It is large, measuring 8 7/8" long, with an essentially round bowl that is 3" in diameter and 1/2" at the deepest, and heavy, weighing nearly 2.8 T. oz.
Rarely found, this is not a named line pattern with Gorham, but it is in the manner of a "Pointed Antique" with a broad, slightly down-turned, end. It has notched shoulders where it joins the bowl, an...
With one exception, standard references offer no information about this mark, and that one identifies it with David Mendel, 1852-65.
A private source, citing Boultinghouse "Silversmiths of Kentucky," notes there are two possibilities, David a...
This piece is a 6 1/8" long, just over .8 T. oz., sugar spoon.
It is unusual in that the upper end of the handle is hollow, while the lower portion is tubular. This provides for a thicker than usual grip, and also enables more detailed design elements, which include a blossom, bud, and sinuous leaves set against a textured background.
The bowl is decorative, in keeping with the overall de...
Made by Gorham, whose "lion, anchor, G" emblem is stamped on the inside, it is model number "673" which is also imprinted on the interior, along with the word "Sterling."
Dating circa 1880, it is Aesthetic or Eastlake in style, engraved in a pattern that is part foliate and part stylized.
It has a fancy, feathered script, "HMR" monogram.
Model number "18," as identified on the underside, along with the rare "left lion" version of Gorham's hallmark, the word "Coin," and the name of the retailer, "W.H. Talbot & Co.," Indianapolis. Interestingly, most sources cite Talbott for spelling of this firm, with the exception of Kovel's which cites Hiatt "The Silversmiths of Kentucky" as its source and uses a single "T."
The 3/4" deep, nearly round, 2" diameter, bowl with a central vee, flanged shoulders, and slightly tipped lip, on this 6" long, 1.2 T. oz., sauce ladle is engraved in a Palmetto leaf motif that is evocative of Egyptian Revival style. The bowl interior also retains most of its original, bright...
Considerable online information is available about this volume, and given no book expertise is here represented, evaluation of this has to rest in outside sources. This comes through a family channel, not commercial or otherwise.
It is fully authentic, with a plate on t...
The pattern is Whiting's late 19th century "Dresden," which is a charming and intricate floral design that features what appear to be forget-me-not blossoms and leaves trailing up the handle. A shell surmounts the handle tip and there is acanthus leaf detailing in other areas. The pattern repeats with slight variation on both sides of the handle.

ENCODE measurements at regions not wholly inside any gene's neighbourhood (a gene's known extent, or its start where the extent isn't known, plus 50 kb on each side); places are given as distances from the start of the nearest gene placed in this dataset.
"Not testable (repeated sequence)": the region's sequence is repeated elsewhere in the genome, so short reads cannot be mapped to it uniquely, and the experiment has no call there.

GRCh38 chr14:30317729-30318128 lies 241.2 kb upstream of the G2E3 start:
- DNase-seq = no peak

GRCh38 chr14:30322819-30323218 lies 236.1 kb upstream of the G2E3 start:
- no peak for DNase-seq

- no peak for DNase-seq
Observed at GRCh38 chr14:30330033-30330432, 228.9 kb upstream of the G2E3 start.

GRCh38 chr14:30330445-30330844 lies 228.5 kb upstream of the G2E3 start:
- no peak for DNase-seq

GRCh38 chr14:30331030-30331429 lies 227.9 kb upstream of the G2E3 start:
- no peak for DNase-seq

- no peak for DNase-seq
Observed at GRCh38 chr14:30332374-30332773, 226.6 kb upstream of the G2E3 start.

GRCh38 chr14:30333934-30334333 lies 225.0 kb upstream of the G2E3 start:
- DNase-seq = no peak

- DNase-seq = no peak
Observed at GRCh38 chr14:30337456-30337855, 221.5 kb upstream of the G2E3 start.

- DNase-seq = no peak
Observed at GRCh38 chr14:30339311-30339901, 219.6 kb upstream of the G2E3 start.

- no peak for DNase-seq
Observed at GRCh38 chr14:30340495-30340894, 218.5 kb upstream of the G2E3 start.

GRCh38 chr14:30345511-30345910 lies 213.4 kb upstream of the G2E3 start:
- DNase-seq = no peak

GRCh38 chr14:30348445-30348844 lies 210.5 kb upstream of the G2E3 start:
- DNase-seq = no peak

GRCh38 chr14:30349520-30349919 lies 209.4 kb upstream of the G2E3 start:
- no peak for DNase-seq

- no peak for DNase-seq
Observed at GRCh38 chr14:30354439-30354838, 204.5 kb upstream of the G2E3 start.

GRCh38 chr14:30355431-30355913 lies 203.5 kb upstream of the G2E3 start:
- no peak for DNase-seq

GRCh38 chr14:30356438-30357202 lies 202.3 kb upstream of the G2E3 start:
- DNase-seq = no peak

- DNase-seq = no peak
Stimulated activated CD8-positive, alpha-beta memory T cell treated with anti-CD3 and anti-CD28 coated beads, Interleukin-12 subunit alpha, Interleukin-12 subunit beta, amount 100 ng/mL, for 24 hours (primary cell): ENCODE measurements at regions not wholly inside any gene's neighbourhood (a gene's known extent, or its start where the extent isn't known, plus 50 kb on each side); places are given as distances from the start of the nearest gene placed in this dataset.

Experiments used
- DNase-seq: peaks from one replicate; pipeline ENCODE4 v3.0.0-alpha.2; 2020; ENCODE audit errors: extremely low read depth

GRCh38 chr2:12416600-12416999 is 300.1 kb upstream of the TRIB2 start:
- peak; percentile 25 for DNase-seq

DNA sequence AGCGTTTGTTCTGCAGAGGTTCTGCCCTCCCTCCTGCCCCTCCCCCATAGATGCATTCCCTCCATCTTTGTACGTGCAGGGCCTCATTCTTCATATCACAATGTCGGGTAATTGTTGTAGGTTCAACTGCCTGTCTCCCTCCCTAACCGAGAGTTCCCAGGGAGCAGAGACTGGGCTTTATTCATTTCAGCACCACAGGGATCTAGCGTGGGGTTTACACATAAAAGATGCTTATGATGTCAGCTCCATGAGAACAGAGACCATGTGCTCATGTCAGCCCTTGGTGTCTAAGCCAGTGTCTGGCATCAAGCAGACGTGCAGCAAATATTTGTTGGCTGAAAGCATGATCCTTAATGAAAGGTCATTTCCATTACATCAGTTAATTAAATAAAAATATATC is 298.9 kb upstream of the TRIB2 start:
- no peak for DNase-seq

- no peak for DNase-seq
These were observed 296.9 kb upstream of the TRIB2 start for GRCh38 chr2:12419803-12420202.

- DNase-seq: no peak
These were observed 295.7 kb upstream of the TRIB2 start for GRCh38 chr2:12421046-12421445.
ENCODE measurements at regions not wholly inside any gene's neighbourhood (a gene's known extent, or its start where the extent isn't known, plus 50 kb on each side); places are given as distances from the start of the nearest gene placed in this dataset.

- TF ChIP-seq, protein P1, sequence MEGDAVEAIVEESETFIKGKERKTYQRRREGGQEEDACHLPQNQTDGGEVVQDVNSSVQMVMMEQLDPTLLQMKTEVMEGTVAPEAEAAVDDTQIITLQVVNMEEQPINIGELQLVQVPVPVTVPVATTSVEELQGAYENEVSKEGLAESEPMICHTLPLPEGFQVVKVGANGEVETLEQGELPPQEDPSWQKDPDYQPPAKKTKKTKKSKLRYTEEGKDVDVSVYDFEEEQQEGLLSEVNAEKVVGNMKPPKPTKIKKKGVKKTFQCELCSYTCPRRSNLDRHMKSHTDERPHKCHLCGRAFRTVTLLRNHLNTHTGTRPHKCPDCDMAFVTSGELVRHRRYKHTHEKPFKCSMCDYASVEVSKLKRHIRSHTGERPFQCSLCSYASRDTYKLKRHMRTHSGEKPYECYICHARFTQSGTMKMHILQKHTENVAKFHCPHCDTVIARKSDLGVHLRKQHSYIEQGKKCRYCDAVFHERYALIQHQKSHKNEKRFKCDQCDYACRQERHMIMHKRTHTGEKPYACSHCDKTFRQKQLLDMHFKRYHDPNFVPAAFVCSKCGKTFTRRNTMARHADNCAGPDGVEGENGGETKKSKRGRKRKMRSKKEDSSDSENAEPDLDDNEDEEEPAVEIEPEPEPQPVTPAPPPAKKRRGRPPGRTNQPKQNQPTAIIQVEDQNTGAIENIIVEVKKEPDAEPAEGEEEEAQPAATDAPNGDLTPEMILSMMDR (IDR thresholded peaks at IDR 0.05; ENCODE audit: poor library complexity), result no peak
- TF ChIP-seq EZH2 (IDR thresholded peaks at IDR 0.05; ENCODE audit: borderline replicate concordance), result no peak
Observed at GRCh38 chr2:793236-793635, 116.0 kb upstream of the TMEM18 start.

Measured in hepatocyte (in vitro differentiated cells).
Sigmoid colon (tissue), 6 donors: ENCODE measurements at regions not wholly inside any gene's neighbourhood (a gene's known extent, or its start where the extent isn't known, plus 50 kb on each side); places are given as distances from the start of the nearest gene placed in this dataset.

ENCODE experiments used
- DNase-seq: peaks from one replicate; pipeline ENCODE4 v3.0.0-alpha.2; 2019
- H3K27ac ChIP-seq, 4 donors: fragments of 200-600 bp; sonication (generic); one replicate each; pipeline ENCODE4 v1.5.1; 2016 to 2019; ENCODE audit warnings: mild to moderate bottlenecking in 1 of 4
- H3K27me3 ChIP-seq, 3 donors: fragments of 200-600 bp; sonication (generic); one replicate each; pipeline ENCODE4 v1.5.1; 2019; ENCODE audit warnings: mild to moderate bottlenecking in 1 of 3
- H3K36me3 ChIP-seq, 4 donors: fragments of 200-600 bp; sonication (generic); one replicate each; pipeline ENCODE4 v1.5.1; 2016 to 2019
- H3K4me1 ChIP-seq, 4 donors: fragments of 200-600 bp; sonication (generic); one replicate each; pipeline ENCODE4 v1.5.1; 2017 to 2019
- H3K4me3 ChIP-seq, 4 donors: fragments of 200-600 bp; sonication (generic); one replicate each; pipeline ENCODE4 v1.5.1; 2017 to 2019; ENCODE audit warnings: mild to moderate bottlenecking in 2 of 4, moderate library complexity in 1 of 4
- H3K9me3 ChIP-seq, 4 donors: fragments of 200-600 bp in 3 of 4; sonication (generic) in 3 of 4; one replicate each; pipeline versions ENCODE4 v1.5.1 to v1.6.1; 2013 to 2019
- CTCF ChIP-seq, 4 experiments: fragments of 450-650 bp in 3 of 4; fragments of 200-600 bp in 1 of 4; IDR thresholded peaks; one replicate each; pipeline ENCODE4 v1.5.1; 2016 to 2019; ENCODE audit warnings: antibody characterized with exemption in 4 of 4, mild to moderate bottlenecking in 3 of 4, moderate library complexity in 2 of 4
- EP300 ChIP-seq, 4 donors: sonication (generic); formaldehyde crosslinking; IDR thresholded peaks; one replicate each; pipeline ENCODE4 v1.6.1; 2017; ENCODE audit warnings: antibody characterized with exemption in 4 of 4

The lower portion of the handle is plain an...
Staunch and clean, these were made to a standard and no doubt intended to serve dutifully while presenting with a quiet nobility.
The elongated cup grips have high shoulders that, which, along with the length of the arms, have beveled edges. The arch i...
This piece is a 6 1/4" long, approximately .9 T. oz., sugar spoon.
It has an elongated, plum-shaped bowl with hatched edge shoulders. The interior has a matte finish.
The handle portrays a maiden in courtly garb, carrying a kettle in one hand and a pitcher and saucer in the other.
It is without a monogram or removal and in very good condition. It ...
The first factor that stands out is that they are made of solid sterling silver. Grape shears typically have steel cutters, while these are clearly marked on the backside of the lower blade "Howard & Co.," the date "1892," "New York," and "Sterling." To be sure, they do have darkened sur...
This is an older piece, with a reinforced arch, and decorative beading on the claw grips.
Without a monogram or removal, they are in superb condition. There are no bends, nicks, dents, or polishing wear. The finish is lustrous.
Marks are the Towle lion emblem, "Sterling," and "Pat. 1895."
It is apparently modified from a Whiting "Louis XV" pattern. It retains the "Sterling" and "Pat. 1891" marks of that line, accompanied by "Geo. C. Shreve & Co.," and dates between 1891 and 1894, when the name of the firm became "Shreve & Co."
The piece incorporates two variations, both of which reflect highly sophisticated craftsmanship.
One, the handle is reticulat...
Expressive of the Arts & Crafts sensibility, it is a clean and straightforward piece. It borrows its name, "Hanoverian," and design inspiration from an early English style, and consistent with that, features a midrib along the front side of the softly tipt end handle.
The entire piece evidences subtlety and an notably high degree of refinement. For example, there ...
Price for each piece individually.
Offerings in this line were made to a higher standard of finish and refinement than general production items, and that is the case in this instance.
The handles are a tipt backside "Old English" design while the fronts are acid etched with a "Humpty Dumpty" figure on the spoon and "Sim...
This example is a 6 1/8" long, just over 1.0 T. oz., sugar spoon.
The vee shaped bowl with clipped shoulders is used on all the serving spoons throughout the line, and in this instance has a matte finish gold wash on the interior and...
This example of his work is a 1 3/4" diameter, 1" high, weighty at just over 1.0 T. oz., napkin ring.
In keeping with Gebelein's Arts & Crafts roots combined with his sensitivities to ...
Dating about 1875 or so, it shows sophisticated decoration. The heavy rimmed edges are bordered by knurled bands that are nearly 1/8" wide.
There is a fancy, feathered script "JWP" in a central reserve. Either side of the reserve has raised, ha...